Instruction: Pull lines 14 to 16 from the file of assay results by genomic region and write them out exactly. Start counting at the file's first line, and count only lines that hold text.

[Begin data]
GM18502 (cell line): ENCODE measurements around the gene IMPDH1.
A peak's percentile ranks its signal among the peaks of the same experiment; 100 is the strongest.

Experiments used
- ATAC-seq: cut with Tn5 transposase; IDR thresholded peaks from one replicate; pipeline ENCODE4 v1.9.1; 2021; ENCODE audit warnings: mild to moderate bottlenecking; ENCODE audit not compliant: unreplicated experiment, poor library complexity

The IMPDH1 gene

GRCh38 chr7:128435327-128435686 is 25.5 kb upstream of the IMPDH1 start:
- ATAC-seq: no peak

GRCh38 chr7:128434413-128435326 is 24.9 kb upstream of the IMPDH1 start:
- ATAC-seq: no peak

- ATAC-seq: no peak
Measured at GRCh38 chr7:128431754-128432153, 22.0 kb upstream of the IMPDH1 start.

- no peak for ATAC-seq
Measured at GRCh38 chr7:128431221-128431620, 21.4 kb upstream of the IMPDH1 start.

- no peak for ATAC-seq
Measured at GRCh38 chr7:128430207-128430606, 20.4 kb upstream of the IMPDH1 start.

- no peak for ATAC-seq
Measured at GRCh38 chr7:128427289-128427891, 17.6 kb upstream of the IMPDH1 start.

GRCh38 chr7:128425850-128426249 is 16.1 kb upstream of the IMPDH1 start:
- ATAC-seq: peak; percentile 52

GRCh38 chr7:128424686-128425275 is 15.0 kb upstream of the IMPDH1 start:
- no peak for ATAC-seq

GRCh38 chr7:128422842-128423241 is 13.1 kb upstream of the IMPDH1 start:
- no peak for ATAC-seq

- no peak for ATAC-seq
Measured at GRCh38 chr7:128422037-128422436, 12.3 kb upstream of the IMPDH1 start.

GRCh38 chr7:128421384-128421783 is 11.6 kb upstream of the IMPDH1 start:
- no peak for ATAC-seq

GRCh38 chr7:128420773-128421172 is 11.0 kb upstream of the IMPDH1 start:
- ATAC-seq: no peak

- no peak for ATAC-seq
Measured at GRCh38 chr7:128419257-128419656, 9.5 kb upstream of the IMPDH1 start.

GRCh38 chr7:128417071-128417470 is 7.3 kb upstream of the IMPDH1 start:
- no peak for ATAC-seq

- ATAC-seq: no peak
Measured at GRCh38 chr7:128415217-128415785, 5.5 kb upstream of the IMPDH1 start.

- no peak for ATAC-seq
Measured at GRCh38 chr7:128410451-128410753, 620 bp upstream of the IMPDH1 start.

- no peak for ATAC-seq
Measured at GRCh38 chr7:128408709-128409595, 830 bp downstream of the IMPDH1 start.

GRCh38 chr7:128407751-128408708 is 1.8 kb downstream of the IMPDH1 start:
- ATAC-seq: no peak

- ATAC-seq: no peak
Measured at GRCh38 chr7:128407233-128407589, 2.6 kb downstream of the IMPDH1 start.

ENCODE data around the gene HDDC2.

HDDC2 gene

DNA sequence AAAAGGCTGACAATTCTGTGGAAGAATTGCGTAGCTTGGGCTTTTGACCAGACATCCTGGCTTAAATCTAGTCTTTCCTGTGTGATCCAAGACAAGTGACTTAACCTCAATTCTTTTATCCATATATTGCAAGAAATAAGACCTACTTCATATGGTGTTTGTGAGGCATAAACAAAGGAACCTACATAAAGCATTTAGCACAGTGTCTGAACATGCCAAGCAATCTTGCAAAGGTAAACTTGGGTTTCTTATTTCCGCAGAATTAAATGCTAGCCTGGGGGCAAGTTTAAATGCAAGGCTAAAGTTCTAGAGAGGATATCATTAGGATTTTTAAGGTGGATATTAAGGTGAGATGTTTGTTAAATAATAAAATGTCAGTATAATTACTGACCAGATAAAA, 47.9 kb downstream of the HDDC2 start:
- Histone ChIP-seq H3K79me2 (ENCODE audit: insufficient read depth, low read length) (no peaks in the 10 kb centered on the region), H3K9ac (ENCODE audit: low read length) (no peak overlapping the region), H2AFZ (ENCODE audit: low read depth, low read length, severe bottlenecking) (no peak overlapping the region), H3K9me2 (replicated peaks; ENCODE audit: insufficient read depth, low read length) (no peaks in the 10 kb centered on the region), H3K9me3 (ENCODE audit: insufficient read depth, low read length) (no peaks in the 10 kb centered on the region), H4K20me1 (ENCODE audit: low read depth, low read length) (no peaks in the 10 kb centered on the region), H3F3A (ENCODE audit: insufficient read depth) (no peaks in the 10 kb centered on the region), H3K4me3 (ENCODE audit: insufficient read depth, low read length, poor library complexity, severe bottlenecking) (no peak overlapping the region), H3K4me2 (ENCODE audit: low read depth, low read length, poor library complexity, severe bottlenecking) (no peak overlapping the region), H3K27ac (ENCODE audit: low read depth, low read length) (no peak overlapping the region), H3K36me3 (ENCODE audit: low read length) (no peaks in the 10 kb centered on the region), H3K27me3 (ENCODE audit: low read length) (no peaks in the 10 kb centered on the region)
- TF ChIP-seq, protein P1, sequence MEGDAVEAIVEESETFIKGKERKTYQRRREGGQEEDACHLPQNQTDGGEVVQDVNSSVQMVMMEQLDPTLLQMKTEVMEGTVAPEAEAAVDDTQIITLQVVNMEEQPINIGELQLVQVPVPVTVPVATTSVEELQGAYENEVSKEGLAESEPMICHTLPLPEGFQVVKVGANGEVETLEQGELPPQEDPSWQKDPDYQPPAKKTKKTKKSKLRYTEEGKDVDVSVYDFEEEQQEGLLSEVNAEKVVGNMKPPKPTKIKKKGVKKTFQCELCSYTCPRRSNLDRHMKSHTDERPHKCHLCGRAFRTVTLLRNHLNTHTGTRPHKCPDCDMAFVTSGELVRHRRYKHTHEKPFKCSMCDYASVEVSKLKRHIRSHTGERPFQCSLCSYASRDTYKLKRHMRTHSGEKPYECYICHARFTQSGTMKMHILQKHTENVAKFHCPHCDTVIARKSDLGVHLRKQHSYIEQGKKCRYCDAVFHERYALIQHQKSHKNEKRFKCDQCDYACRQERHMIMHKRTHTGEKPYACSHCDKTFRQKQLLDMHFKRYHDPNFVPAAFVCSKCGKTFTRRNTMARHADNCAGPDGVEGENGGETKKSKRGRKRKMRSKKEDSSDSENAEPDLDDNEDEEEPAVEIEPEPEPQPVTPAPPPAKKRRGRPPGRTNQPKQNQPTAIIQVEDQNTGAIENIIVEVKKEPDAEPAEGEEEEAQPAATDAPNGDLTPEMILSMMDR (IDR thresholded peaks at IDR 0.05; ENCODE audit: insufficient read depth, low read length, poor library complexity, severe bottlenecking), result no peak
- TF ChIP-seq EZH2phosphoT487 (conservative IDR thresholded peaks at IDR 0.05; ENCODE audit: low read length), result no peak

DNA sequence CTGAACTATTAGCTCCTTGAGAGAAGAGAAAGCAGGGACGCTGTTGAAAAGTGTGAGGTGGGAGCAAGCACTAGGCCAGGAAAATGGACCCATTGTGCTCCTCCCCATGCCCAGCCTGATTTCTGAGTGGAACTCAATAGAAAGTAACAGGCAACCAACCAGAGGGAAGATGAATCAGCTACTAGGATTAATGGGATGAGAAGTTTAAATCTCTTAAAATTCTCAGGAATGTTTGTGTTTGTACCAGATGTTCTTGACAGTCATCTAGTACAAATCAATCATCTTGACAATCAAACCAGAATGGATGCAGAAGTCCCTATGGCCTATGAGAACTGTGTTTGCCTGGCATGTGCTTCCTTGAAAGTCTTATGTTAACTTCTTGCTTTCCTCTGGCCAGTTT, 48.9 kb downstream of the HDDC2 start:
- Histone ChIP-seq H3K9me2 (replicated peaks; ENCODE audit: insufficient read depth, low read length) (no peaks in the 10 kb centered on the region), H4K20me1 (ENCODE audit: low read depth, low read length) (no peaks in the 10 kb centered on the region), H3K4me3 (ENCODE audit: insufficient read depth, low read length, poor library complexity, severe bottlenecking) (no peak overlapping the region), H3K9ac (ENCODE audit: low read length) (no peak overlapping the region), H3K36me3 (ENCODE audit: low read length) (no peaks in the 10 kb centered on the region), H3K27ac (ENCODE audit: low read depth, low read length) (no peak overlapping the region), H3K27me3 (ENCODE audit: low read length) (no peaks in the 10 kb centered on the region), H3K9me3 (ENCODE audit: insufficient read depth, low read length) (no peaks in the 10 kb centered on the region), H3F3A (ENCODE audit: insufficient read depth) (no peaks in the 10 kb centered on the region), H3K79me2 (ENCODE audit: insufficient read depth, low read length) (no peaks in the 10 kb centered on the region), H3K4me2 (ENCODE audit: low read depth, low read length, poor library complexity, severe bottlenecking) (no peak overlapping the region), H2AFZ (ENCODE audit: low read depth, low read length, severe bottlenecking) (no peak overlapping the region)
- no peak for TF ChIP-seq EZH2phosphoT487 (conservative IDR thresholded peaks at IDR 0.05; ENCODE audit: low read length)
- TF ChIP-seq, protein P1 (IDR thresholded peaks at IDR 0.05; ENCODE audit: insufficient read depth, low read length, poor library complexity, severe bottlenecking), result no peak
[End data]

- no peak for ATAC-seq
Measured at GRCh38 chr7:128430207-128430606, 20.4 kb upstream of the IMPDH1 start.

- no peak for ATAC-seq